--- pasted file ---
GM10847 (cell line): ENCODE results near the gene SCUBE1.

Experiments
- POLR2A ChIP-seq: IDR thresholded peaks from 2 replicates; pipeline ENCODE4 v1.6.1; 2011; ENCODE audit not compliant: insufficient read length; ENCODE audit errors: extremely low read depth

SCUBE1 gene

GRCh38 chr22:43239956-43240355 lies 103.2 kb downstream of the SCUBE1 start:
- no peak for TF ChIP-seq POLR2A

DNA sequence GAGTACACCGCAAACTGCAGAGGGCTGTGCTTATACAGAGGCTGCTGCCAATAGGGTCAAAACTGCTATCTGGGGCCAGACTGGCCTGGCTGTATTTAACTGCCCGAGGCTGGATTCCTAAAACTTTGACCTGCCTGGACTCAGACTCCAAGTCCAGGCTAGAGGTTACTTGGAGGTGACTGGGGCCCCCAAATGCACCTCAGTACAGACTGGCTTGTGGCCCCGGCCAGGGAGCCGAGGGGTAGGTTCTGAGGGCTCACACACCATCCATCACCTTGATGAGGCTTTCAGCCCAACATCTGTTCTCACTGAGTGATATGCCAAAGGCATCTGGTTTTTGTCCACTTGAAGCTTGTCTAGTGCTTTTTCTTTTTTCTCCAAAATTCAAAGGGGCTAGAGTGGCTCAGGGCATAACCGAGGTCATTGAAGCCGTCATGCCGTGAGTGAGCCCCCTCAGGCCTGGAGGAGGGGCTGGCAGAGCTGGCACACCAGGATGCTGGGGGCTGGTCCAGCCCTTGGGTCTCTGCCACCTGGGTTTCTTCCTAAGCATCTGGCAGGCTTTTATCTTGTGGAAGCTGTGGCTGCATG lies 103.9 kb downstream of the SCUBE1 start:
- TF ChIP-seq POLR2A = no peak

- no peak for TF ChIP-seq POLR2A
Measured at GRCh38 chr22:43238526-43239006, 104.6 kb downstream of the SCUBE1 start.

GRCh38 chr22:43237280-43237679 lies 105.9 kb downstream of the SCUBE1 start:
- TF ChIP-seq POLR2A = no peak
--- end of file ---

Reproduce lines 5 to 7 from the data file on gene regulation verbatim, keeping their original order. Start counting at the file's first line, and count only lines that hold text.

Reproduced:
GRCh38 chr22:43239956-43240355 lies 103.2 kb downstream of the SCUBE1 start:
- no peak for TF ChIP-seq POLR2A

DNA sequence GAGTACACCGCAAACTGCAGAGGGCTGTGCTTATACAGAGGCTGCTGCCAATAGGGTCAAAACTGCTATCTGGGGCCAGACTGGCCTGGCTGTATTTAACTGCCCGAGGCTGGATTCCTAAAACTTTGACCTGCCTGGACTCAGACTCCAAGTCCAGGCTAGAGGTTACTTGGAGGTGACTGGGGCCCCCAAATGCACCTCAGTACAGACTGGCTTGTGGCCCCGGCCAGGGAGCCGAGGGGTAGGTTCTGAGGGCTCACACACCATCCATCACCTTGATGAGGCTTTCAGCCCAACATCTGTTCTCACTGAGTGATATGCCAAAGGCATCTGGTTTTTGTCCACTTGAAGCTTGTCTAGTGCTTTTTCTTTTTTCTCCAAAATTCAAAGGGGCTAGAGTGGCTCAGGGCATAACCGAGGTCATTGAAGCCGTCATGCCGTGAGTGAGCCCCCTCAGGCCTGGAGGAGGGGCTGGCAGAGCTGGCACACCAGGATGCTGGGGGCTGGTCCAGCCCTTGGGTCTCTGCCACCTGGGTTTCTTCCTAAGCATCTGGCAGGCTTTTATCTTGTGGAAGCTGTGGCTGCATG lies 103.9 kb downstream of the SCUBE1 start: